With the week I left myself for more focused studying, I went back to the information I had highlighted in my reading from the Current textbook and combined it with my class notes from the didactic year. PANCE Prep Pearls, a favorite among many PA students, was particularly helpful with my last-minute studying in the two to three days leading up to the exam. It provides a brief synopsis of the keywords, physical exam findings, diagnostic studies, and treatment for each disease and has helpful tricks for remembering certain characteristics of a disease. It even had a “pediatric blueprint” chapter at the end, which was a great crash course the night before my pediatric rotation exam.
Learning tools… which one works for you?
In addition to completing the reading list, I completed practice questions to keep myself used to test taking. I did this by utilizing the Rosh Review and PanceMaster question banks. Rosh Review also has rotation-specific examinations available to purchase that are the same length and format as the PAEA EOR™. During week four of each core rotation, our program makes the corresponding exam available to us for completion prior to arriving for the exam. This was a great way to simulate the length, format, and question types for each specific rotation.
I tried my best to simulate an actual exam scenario by taking these exams in a quiet place without any of my textbooks or distractions nearby, keeping myself at a pace of one minute per question. This allowed me to get an idea of which topics I knew well and which topics needed some attention before my rotation exam. Other great features on Rosh Review are the explanations and clinical pearls section provided with each question, including handy mnemonics and pictures. After completing any practice exam on Rosh Review, I go back to the “review exam” feature and take notes from each question, especially those that I got wrong.
In my opinion, another important aspect of succeeding at the rotation exam is to not allow yourself to get burned out. It can be easy to become absorbed in reference materials, textbooks, and class notes, but it is just as important to step back and take a break from studying to take care of yourself. After all, taking an exam while fatigued or burnt out does no good. For me, this meant going for a run or a walk with my dogs in between work and studying. That way I could decompress from the day and clear my mind before diving into some reading for the night.
Lastly, the beauty of rotations is that you get the opportunity to see, diagnose, and treat many of the diseases you spent all of the didactic year studying so hard to remember, and you get to learn from providers with years of experience. Some of the things that took me hours of studying to memorize during didactic year are now ingrained in my memory from seeing them first-hand on rotations. Once you see the signs and symptoms of a disease in real life, you can easily correlate those on a test later on. Use rotations as an opportunity to ask questions, observe other providers’ approaches to history taking and physical examination, and gather words of wisdom from the providers around you. Some of the best pieces of advice or clinical pearls I have learned on rotations have come from nurses, PAs, or physicians with years and years of experience in their respective careers.
Rotations have been especially helpful with learning how to read certain diagnostic imaging modalities and interpret laboratory results. If you have access to online medical records while on rotations, I highly recommend reviewing any CTs, MRIs, X-rays, or blood work that is ordered (without reading the radiology/lab report first) and ask questions. I did this often on my general surgery rotation, and it helped connect the pathophysiology of a disease with the clinical manifestations and imaging or laboratory findings. Reading about certain “buzzword” imaging findings in a textbook is nothing like seeing it first-hand. Additionally, understanding how an elevated or decreased number on a CBC or CMP ties into a patient’s presentation is much more solidifying than trying to memorize a list of numbers. I also kept a small notebook in the pocket of my white coat where I would write down unique things I learned, lab findings, and treatment plans for things I had seen on rotations.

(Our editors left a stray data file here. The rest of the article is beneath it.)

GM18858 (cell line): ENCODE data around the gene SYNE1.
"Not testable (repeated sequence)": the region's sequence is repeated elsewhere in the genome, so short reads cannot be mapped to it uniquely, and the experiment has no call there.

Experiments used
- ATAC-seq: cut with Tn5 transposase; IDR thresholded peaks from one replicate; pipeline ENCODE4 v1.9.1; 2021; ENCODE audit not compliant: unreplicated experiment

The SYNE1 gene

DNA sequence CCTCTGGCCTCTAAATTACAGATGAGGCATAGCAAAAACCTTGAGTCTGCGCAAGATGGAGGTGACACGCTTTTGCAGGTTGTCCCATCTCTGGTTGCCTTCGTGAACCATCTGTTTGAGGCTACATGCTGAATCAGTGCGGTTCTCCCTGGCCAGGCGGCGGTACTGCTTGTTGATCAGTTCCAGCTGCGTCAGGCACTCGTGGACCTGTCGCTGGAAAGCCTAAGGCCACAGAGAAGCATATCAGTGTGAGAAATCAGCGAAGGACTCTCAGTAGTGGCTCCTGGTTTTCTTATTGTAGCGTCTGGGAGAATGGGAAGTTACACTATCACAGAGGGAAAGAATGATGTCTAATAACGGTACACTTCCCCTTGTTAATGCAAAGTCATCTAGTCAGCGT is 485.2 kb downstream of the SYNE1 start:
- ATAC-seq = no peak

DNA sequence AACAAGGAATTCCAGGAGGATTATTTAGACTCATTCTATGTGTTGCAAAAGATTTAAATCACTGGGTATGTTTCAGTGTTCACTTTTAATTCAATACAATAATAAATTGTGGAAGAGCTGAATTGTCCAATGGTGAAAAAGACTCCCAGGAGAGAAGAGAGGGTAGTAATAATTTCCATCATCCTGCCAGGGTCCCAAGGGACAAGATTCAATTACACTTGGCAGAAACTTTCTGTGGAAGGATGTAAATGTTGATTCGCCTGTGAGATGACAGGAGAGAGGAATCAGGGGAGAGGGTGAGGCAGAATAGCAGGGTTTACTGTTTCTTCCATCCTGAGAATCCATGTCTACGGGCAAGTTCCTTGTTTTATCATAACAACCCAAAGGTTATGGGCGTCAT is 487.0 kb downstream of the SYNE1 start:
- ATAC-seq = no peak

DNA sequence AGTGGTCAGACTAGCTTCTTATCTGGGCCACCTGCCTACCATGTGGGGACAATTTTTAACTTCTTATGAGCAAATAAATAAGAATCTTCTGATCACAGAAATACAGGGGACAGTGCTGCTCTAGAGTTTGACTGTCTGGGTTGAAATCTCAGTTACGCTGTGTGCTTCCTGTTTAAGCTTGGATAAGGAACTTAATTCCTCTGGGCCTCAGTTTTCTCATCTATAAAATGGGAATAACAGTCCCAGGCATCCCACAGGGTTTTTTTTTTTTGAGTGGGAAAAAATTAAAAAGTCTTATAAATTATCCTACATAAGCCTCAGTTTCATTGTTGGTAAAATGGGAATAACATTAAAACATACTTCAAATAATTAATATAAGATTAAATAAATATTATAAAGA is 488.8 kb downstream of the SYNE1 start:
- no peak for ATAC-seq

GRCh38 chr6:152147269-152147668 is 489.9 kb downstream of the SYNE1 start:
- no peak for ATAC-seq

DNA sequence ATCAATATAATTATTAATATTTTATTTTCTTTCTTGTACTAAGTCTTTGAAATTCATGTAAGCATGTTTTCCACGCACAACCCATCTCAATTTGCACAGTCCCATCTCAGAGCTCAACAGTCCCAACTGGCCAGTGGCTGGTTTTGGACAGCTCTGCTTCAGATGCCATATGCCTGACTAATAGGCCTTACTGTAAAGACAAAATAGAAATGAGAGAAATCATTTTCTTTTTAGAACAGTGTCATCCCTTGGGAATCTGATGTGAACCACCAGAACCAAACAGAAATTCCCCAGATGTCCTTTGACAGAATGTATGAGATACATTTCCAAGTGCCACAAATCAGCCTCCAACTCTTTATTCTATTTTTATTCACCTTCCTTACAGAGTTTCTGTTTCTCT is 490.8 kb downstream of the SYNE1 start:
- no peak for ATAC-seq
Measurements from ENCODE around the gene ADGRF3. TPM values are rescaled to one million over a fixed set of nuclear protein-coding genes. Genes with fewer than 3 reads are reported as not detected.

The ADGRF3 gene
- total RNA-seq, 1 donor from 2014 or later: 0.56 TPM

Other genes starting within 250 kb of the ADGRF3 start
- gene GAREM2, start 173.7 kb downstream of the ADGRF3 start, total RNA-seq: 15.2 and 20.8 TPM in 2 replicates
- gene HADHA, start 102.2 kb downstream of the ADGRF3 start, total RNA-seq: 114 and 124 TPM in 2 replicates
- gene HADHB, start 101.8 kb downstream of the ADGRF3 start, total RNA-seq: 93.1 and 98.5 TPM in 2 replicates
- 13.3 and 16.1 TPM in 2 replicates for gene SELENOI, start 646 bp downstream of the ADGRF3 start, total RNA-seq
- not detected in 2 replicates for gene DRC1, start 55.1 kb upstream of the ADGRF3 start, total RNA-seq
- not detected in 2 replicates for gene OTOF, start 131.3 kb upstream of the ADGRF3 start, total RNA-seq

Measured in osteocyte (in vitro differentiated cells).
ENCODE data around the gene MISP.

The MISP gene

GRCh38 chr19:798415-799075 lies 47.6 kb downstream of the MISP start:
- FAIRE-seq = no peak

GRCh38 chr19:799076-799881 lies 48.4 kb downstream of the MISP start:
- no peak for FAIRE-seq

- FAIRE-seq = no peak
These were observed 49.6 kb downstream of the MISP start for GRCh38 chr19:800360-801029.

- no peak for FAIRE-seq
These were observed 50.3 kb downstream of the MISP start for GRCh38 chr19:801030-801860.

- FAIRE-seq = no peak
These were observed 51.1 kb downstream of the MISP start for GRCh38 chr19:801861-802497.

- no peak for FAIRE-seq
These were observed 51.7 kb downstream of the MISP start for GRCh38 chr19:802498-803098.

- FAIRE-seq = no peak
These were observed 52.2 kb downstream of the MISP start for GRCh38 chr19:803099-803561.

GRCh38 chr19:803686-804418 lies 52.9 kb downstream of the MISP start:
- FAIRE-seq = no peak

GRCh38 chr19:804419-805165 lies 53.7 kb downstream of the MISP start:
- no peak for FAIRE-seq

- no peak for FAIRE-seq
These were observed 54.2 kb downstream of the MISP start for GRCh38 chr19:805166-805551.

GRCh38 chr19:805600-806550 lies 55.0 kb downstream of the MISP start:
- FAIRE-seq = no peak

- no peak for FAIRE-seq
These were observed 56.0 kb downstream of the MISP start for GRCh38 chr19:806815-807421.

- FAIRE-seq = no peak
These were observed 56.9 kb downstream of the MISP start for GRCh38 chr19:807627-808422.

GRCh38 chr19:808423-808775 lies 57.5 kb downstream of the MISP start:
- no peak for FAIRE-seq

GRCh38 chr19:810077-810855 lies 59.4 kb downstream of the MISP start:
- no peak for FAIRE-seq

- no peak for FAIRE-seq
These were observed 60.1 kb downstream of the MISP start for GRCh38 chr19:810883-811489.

Studying for rotation exams is different for everyone, and some techniques will work better for some students than others. There are a ton of question banks, review books, and websites geared to help with studying for the PANCE and rotation exams, so sorting through all of them to find what works best for you can be a bit of a challenge. Overall, I recommend creating a schedule to adhere to and combining reading with practice questions of some sort. Though I have only taken two rotation exams, I plan to stick with the routine I have created for myself and I hope that by sharing my approach to studying I can help other students succeed as well!
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Rock Your Rotation Exam series shares the experiences, insights, and perspectives of PA students preparing for their rotation exams. The goal of the series is to provide you with actionable information and key takeaways to help you not only prepare for, but to excel on your rotation exams.
Rosh Review, LLC is not sponsored or endorsed by, or affiliated with, the Physician Assistant Education Association (PAEA) or the End of Rotation™ Exam (EOR™). All trademarks are the property of their respective owners.
You may also be interested in these blogs:
How to Rock Your Clinical Rotations and End of Your Rotation Exams
The Exam Writer’s Strategy That Test Takers Don’t Know About (But Should)
Pummel the PANCE blog series